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‘Rules Don’t Apply’ Investors Accuse Arnon Milchan of Fraud

“Rules Don’t Apply” was Warren Beatty’s return to the screen after a prolonged absence. It was a dud at the box office, but it’s enjoying a second life in court, where its big-shot investors are fighting over who is to blame for its failure and who should pick up the tab.

In the latest salvo, a group of investors including Ron Burkle, Steve Bing and Brett Ratner have filed a $50 million fraud complaint against producer Arnon Milchan, saying the film flopped because Milchan failed to market it. The suit alleges that the financier turned the job of distributing the film over to his son, Yariv, who was not competent to handle it.

The investors also contend that Milchan was distracted by an Israeli investigation into allegations that he bribed Prime Minister Benjamin Netanyahu. (Milchan says the alleged bribes were just gifts.) In addition, the suit alleges that Milchan was completely absent during the film’s production and slept through the only screening he attended before its completion.

“Among other results of Milchan’s utter failures to keep his false promises concerning marketing, the Picture was so poorly and ineffectively marketed that it had a disastrous public ‘unaided awareness’ score of 1% at the time of its release,” the investors allege.

Milchan filed suit in December, accusing Beatty and the investors of reneging on an obligation to pay him back for the film’s distribution costs. In Milchan’s telling of events, the film was an obvious flop with test audiences, and yet Beatty and the other investors insisted on expanding its release. Milchan said he consented to increase the distribution budget, but that the investors had guaranteed that they would cover his losses, which they did not do.

But the investors argue that the film received favorable reviews, even attaching some reviews to the cross-complaint with the compliments underlined. They argue that the true failure was in the marketing, accusing Milchan of diverting his attention and resources to other films in which he had a greater investment. The investors blame Milchan for failing to put out ads and posters quoting the positive reviews or to do anything to promote the film overseas.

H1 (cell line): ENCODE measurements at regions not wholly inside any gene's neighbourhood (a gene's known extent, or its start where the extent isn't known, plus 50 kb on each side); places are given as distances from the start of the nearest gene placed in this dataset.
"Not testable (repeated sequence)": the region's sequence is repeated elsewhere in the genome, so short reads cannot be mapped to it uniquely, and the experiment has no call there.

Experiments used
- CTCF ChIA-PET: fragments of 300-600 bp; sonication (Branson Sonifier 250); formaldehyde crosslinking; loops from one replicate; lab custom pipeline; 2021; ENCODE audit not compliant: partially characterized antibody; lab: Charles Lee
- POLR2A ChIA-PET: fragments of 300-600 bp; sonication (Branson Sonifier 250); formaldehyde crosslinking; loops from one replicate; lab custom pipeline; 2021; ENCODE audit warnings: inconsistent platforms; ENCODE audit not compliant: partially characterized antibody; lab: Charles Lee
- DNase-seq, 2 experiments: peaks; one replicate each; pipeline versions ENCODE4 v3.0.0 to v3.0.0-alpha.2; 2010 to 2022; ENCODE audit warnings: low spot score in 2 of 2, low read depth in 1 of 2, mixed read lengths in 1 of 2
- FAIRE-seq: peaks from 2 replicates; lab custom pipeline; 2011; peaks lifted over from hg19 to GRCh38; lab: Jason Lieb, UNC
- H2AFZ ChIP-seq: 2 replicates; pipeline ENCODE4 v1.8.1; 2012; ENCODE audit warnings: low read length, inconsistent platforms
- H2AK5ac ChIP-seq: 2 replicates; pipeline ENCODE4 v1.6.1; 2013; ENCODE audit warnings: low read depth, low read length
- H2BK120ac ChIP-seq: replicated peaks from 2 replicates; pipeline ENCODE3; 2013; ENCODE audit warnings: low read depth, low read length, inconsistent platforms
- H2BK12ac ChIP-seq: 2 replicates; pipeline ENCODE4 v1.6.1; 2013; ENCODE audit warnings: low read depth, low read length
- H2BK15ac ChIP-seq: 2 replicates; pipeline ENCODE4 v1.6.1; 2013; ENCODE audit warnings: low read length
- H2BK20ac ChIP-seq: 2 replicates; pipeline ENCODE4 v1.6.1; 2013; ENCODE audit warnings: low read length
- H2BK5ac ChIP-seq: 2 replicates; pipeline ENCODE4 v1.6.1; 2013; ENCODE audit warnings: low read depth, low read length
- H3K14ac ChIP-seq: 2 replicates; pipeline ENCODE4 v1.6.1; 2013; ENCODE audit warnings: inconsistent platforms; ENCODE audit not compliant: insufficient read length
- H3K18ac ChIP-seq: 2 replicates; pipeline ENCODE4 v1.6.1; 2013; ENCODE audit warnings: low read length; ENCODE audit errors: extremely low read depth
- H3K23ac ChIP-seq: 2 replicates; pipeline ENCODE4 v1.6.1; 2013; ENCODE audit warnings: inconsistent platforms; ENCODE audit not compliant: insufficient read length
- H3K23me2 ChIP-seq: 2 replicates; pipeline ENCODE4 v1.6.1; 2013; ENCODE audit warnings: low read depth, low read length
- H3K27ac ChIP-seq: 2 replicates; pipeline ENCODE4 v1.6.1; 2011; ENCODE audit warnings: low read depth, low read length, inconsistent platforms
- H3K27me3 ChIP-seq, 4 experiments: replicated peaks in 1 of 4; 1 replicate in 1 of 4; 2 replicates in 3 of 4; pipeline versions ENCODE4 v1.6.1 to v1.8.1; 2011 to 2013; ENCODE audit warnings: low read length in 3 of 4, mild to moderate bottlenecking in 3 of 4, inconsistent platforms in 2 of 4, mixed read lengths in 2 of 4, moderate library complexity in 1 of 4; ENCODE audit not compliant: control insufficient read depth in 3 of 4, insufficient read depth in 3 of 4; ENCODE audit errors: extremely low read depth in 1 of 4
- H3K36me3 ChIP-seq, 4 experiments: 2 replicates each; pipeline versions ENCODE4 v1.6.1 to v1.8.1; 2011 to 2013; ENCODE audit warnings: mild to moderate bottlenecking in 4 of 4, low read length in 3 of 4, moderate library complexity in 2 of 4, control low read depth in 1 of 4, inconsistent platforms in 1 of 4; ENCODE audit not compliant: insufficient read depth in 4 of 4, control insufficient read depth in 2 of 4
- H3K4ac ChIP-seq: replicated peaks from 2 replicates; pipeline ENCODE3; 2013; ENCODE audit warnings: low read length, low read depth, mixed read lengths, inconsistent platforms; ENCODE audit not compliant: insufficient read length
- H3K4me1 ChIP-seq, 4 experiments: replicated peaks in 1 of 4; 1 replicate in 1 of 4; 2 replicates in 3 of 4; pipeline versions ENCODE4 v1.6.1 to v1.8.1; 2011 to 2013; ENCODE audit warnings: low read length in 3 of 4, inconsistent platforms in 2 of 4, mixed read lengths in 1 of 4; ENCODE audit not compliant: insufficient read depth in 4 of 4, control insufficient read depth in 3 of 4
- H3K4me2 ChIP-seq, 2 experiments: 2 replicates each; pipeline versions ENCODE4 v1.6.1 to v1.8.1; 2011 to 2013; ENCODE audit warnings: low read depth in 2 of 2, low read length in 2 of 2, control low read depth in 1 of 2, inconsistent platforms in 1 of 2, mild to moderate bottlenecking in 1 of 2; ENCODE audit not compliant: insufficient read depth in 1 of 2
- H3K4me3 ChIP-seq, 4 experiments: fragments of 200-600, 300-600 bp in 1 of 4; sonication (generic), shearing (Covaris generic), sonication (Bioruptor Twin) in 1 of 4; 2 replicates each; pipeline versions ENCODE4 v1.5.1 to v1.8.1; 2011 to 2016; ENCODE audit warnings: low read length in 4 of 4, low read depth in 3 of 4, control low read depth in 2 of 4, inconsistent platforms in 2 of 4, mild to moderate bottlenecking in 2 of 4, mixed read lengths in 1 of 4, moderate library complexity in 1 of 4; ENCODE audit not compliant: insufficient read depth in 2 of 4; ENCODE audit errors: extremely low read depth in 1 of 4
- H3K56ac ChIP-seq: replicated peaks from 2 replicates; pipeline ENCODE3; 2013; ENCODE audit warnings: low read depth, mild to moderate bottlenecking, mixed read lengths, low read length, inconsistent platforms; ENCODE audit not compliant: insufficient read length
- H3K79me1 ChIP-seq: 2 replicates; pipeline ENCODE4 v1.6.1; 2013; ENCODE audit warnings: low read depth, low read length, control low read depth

They also allege that Milchan failed to stay in touch with Beatty during the production. Beatty once came to the studio to try to meet with Yariv Milchan regarding the distribution plan, but was told that he wasn’t there. According to the investors, Yariv Milchan was in fact at the studio, but had lied at his father’s instruction.

“Milchan also concealed from cross-complainants that his personal dependencies and disabilities, his need to sell his company and to raise a vast and critical loan, and his direct involvement in an Israeli bribery case, would, in any event, prevent or severely hamper his playing any active role in producing and supervising the making, marketing or distribution of the Picture,” the suit states.

The investors contend that Milchan’s failure to do his job voids the guarantees for the repayment of distribution costs.

“Rules Don’t Apply” grossed $3.9 million on a $31.1 million production budget, and cost $23.2 million to distribute. Milchan claims he is owed $19 million.

Rules Don’t Apply investors’ suit by gmaddaus on Scribd

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